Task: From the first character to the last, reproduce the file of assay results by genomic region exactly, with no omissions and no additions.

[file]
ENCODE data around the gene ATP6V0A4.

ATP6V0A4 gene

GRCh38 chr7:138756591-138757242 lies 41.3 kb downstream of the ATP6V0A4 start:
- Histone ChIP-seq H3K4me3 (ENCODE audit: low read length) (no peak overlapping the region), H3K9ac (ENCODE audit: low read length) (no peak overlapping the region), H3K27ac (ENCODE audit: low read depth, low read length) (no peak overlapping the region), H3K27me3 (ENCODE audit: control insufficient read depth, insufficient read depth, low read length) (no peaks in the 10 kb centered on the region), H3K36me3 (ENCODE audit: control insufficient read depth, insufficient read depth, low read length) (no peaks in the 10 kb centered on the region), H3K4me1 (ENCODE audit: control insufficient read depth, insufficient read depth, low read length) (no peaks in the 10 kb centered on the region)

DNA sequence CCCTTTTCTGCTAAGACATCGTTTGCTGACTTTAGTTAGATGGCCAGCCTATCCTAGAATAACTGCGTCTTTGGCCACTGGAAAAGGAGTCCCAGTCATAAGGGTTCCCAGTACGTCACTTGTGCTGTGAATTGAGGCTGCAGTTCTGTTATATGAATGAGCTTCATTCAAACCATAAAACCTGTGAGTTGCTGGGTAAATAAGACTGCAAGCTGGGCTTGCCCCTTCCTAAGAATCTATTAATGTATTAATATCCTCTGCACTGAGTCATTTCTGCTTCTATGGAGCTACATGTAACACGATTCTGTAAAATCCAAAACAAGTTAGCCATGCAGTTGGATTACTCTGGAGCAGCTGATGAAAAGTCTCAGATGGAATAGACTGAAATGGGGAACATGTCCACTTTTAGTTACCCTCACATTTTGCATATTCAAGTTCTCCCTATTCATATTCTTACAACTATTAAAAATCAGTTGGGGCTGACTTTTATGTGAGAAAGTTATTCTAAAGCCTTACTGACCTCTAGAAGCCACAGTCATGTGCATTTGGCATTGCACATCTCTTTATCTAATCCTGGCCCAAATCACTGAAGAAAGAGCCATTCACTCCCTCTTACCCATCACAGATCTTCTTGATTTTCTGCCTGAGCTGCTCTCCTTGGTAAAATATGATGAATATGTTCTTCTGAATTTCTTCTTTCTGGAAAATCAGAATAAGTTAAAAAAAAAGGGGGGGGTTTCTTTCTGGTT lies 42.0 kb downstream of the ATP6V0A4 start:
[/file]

ENCODE data around the gene ATP6V0A4.

ATP6V0A4 gene

GRCh38 chr7:138756591-138757242 lies 41.3 kb downstream of the ATP6V0A4 start:
- Histone ChIP-seq H3K4me3 (ENCODE audit: low read length) (no peak overlapping the region), H3K9ac (ENCODE audit: low read length) (no peak overlapping the region), H3K27ac (ENCODE audit: low read depth, low read length) (no peak overlapping the region), H3K27me3 (ENCODE audit: control insufficient read depth, insufficient read depth, low read length) (no peaks in the 10 kb centered on the region), H3K36me3 (ENCODE audit: control insufficient read depth, insufficient read depth, low read length) (no peaks in the 10 kb centered on the region), H3K4me1 (ENCODE audit: control insufficient read depth, insufficient read depth, low read length) (no peaks in the 10 kb centered on the region)

DNA sequence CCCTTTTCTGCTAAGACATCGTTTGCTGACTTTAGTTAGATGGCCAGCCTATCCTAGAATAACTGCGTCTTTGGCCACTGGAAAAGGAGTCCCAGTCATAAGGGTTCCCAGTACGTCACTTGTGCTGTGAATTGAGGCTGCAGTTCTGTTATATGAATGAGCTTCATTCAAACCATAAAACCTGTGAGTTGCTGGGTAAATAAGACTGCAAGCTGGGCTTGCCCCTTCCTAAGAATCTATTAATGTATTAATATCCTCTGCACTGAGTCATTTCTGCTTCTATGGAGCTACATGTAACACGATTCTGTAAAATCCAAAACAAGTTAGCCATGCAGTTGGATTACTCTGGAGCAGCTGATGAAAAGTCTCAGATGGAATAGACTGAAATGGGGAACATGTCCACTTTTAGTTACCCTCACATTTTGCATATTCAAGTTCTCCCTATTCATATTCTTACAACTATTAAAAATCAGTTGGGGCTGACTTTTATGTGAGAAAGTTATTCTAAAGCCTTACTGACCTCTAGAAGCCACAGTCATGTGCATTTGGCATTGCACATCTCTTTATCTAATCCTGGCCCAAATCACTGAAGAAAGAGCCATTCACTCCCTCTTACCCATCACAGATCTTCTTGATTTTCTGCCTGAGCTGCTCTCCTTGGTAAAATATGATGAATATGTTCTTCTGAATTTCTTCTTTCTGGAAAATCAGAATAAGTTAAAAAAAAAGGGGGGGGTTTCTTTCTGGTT lies 42.0 kb downstream of the ATP6V0A4 start: